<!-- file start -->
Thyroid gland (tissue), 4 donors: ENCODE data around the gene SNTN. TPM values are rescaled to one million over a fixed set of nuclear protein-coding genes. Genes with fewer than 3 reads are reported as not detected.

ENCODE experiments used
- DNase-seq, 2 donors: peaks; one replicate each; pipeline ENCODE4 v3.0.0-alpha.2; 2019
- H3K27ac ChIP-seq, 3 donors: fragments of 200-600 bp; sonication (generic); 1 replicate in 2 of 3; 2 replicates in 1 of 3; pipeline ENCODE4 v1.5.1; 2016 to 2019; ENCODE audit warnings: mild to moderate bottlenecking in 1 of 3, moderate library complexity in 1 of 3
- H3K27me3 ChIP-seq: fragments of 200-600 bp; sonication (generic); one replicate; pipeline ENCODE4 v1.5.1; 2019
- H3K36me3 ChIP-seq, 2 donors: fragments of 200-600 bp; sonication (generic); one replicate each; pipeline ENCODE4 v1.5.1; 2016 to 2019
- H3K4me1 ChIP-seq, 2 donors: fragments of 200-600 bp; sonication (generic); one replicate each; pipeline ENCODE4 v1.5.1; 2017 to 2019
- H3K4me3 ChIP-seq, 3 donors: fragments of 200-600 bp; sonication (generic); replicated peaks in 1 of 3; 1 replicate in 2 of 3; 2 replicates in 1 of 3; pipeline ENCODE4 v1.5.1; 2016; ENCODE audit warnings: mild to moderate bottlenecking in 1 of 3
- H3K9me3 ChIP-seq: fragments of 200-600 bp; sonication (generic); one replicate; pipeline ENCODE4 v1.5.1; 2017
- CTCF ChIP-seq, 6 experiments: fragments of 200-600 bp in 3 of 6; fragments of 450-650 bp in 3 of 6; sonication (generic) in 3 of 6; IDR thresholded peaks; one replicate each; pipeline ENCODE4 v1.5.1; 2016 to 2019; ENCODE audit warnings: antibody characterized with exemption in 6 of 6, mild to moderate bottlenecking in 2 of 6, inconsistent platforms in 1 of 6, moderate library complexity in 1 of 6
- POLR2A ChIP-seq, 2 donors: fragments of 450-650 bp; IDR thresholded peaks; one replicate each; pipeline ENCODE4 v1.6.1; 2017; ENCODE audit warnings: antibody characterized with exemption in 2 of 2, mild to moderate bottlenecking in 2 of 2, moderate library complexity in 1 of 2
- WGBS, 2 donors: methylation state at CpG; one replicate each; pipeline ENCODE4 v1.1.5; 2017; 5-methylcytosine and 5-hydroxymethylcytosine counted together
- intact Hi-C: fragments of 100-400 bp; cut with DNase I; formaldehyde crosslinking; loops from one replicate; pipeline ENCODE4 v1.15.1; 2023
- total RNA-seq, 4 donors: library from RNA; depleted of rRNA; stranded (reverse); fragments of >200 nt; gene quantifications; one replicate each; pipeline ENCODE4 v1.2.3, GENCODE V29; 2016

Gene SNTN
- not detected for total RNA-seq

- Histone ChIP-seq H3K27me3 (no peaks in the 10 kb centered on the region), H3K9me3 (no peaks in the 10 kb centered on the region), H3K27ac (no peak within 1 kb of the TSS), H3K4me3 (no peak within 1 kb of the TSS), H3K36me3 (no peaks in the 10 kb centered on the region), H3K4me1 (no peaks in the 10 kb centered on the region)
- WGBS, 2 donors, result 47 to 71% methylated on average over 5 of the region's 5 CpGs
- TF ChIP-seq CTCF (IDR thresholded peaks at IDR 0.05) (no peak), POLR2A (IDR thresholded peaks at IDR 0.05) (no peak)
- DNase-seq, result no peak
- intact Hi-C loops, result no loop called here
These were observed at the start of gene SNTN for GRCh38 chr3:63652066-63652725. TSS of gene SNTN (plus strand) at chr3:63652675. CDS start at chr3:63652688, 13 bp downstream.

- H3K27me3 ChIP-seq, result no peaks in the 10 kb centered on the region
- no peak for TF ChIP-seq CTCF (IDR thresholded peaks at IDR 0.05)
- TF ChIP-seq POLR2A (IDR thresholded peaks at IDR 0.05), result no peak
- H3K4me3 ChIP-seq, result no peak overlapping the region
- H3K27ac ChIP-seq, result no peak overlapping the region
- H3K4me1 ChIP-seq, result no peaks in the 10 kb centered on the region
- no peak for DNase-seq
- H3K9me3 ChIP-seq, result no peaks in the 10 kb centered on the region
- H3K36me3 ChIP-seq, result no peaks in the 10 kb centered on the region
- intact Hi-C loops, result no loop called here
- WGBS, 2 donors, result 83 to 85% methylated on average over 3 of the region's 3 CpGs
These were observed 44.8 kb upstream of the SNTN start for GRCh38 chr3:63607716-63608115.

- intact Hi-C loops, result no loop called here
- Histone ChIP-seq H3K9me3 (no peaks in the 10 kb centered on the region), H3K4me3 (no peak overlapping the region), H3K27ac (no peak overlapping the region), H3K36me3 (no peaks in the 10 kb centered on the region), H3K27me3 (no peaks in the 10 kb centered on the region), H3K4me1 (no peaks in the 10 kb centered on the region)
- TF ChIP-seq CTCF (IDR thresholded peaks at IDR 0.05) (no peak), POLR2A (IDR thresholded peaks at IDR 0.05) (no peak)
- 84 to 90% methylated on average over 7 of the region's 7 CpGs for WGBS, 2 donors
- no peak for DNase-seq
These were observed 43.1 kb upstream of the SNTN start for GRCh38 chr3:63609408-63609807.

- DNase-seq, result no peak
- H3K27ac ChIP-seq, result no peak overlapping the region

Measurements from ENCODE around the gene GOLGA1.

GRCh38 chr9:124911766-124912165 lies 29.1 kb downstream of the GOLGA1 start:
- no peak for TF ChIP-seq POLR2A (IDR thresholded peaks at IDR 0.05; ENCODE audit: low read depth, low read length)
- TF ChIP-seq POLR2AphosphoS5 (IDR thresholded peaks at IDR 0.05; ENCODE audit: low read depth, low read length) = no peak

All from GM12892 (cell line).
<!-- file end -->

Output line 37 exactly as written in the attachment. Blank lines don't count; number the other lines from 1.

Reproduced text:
- TF ChIP-seq CTCF (IDR thresholded peaks at IDR 0.05) (no peak), POLR2A (IDR thresholded peaks at IDR 0.05) (no peak)